The snow has finally melted and the temperature edged into warm today. I was walking down the main street of my town when I noticed that people were everywhere enjoying the sunshine. People running, walking, biking, strolling, boarding and generally moving. You could just feel the energy in the air. I walked into my second office, Starbucks, to read the business section of Canada’s national purveyor of doom and gloom, the Globe and Mail. The economic news caused an immediate nosedive in my level of joy.
Which got me to thinking. The standard belief at many organizations is that if you have happy employees, you will have a successful business. Both West Jet and Johnson & Johnson are great examples of this philosophy. But what if the relationship is the other way around? What if successful companies make people happy, rather than happy people make companies successful? What if the context of the situation influences people’s beliefs and behaviours? Certainly the economic context explains a lot of workplace pessimism. If you are afraid of losing your job, it’s kinda hard to be happy. If the sun is shining, we’re happy; if it’s raining, we’re not. (Unless you live in Vancouver where it perpetually rains. My friends from Van tell me that they love the rain. I don’t believe them).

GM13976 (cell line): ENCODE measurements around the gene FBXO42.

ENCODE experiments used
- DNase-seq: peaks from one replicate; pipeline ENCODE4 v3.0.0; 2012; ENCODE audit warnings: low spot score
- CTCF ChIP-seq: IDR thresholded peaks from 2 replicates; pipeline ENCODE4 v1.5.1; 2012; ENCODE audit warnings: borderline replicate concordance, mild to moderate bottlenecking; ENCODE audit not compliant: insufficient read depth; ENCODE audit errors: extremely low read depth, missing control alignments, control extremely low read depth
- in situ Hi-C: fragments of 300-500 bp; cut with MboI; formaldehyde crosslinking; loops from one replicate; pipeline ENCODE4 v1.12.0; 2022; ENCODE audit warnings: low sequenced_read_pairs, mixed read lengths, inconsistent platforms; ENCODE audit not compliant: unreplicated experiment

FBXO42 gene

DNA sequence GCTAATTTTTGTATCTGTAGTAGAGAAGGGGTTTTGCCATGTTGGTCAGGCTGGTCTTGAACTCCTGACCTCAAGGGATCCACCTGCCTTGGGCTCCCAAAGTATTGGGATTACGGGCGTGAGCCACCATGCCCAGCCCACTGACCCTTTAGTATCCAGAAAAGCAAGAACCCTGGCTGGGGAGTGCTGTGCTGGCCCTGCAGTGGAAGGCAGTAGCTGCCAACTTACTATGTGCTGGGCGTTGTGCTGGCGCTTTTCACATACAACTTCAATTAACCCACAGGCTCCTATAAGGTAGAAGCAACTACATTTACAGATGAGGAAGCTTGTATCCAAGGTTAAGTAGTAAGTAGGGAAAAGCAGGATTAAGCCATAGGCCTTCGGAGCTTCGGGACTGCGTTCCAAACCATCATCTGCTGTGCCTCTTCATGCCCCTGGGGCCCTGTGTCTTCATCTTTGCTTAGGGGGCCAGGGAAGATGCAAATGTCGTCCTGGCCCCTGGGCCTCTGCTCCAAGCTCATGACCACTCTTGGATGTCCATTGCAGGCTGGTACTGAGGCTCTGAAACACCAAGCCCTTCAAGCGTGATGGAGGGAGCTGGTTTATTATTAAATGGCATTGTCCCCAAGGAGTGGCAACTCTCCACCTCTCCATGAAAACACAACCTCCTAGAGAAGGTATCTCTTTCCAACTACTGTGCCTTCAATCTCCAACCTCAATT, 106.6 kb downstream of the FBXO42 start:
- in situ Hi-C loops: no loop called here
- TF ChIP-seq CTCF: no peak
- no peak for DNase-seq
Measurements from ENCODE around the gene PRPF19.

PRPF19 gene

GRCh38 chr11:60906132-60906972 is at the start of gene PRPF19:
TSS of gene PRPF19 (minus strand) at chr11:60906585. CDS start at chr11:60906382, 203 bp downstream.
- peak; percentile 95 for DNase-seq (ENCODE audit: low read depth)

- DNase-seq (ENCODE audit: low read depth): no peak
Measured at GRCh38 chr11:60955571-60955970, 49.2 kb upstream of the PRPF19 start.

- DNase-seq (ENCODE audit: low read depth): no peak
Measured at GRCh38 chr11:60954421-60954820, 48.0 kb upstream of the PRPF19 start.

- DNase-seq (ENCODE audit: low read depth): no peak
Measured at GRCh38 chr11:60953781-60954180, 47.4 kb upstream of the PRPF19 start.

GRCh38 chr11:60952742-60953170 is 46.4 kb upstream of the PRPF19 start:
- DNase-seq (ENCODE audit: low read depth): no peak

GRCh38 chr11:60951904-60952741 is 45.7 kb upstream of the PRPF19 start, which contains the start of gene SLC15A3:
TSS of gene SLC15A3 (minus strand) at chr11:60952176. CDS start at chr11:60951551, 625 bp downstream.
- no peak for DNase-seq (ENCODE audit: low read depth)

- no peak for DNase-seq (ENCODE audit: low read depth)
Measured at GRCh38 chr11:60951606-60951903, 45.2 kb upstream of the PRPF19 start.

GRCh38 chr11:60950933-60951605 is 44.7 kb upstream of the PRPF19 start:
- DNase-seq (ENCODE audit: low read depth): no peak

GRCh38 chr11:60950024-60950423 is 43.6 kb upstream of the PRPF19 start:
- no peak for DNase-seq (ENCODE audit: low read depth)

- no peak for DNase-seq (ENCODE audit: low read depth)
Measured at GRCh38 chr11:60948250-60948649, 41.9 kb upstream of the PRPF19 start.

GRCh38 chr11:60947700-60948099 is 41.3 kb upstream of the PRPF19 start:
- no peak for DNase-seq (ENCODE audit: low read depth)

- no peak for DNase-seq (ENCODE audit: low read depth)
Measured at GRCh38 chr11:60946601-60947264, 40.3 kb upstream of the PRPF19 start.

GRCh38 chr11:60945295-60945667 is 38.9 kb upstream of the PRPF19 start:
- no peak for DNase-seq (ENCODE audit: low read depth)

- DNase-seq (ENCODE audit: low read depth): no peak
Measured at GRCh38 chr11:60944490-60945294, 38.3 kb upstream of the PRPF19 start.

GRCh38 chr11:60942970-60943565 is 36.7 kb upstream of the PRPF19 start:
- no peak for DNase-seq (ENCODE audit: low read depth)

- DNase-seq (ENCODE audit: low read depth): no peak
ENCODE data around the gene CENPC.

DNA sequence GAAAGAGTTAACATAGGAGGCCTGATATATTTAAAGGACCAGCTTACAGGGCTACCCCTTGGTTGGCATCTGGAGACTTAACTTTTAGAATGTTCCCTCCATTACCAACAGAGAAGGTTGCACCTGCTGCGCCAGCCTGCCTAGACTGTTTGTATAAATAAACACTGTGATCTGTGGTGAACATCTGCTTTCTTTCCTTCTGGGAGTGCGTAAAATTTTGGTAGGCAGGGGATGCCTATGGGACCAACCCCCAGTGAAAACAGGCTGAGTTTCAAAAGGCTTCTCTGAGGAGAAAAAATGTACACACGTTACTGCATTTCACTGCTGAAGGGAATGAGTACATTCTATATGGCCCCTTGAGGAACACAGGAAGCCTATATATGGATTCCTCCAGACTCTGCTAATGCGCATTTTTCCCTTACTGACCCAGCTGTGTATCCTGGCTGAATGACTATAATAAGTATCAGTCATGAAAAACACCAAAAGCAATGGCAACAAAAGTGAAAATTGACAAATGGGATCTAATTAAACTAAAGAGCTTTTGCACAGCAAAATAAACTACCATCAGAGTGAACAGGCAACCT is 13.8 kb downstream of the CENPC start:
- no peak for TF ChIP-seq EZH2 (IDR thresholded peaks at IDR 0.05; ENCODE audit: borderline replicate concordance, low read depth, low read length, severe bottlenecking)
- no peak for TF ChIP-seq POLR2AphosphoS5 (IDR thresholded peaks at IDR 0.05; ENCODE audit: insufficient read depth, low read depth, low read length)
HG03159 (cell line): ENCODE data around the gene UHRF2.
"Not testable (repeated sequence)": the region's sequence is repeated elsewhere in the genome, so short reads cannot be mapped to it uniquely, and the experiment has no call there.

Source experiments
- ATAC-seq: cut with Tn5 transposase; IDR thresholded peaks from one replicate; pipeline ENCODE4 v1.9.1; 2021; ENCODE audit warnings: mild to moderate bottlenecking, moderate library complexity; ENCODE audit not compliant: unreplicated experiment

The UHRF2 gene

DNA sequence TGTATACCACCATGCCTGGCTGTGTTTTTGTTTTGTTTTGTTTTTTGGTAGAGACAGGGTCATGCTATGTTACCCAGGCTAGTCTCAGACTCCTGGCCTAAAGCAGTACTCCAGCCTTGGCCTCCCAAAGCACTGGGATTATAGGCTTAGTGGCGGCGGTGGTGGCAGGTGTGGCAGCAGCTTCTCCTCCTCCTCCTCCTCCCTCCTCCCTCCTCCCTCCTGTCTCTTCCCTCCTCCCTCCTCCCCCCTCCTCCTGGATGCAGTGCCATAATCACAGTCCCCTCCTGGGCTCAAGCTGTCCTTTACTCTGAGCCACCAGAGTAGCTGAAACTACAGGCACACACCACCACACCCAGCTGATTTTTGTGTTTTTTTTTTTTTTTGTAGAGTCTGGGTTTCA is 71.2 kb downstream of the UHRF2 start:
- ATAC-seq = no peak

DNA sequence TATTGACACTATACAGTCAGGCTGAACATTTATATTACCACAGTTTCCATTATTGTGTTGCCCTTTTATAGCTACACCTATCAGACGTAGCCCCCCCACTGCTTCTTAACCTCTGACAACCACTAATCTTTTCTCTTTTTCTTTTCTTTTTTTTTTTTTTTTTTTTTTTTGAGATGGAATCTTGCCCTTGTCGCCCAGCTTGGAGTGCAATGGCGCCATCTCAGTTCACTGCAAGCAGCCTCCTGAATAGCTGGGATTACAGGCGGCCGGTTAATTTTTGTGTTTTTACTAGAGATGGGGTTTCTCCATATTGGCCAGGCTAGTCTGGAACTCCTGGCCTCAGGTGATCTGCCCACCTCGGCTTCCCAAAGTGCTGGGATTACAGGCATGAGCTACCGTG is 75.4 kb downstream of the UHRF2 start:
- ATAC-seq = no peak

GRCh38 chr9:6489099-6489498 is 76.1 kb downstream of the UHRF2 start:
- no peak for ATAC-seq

Maybe organizations should be more focused on achieving success than trying to make employees happy by offering juice bars and free massage services. Meaningful work makes people happy. Achieving our goals is satisfying. I think Seth Godin put it best when he says that mission is what make people happy, even when it seems impossible.